For 33 of the attributes the difference in their ranking as very important or very important/important was not significant (P > 0.083). The remainder of the data are summarised in Table 3 Table 4 and Table 5 which present the data for the 9 attributes where a p value of < 0.05 was identified.
Analysing the data in this way showed that a higher percentage of final year students ranked the attributes of commitment to continuing professional development (CPD), ability to evaluate information and knowledge of veterinary practice management as very important or important than recent graduates (Table 3). In addition a higher percentage ranked veterinary clinical knowledge, knowledge of veterinary public health/zoonotic issues and knowledge of veterinary legislation as very important than the recent graduates (Table 4). A higher percentage of the recent graduates ranked integrity, friendliness and compassion as very important (Table 5).
Qualitative data analysis
In order to explore the quantitative results further, 9 final year students took part in 2 separate focus groups while 8 recent graduates participated in telephone interviews. Schedules were developed to explore participants' views on the attributes ranked at the top (5) and bottom (3) of the list (42). Further to this, 3 recent graduates were also asked for their opinions on the 9 attributes where there was significant difference between the response of final years and recent graduates. Common themes are illustrated by relevant quotes with counter examples if available. The source of the data is indicated by respondent (recent graduate - RG; final year student - FYS and numbered to identify different participants i.e. FYS 1-9; RG 1-8).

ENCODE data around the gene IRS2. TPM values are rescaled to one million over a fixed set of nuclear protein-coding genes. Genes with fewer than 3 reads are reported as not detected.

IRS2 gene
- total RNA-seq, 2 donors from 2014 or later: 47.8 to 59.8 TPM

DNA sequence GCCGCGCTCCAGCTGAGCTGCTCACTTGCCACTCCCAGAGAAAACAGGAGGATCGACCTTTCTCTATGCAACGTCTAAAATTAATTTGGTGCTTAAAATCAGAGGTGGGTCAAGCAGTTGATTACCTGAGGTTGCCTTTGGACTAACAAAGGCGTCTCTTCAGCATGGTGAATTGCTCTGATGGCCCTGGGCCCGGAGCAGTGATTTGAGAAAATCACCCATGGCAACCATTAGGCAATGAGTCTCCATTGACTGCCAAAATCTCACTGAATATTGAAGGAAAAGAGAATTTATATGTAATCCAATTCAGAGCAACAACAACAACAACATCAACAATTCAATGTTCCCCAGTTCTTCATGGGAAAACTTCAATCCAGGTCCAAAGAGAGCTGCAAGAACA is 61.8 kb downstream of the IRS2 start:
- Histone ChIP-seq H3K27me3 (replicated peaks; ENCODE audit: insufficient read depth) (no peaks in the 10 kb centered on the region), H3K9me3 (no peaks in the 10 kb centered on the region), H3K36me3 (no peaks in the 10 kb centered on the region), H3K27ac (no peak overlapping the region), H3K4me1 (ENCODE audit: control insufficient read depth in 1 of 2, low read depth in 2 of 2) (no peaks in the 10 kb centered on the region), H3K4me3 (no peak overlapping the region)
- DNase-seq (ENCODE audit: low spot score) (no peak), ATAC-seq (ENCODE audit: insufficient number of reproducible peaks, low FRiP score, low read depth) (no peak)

Exploration of the top ranked attributes
The following themes relating to the top ranked attributes emerged.
Theme: the client relationship
"It's a key part to the job because the animal comes with an owner attached to it. You have to speak to the owner and you can't get away without it, it plays a part in getting a history and finding out what's going on with the animal." RG5
"...the only way you can glean information on your patient or....in fact you have to be able to speak with your clients because otherwise you are not going to get the necessary information that you need to actually treat the patient." FYS9
"If you can't build up that rapport with the clients to start with, they're not going to come back, they're not going to trust you". RG4
"Because if you don't get on with people, it doesn't matter how good you are with their animals, they're not going to like you and they're not going to come back and see you." RG6
Theme: communication and the curriculum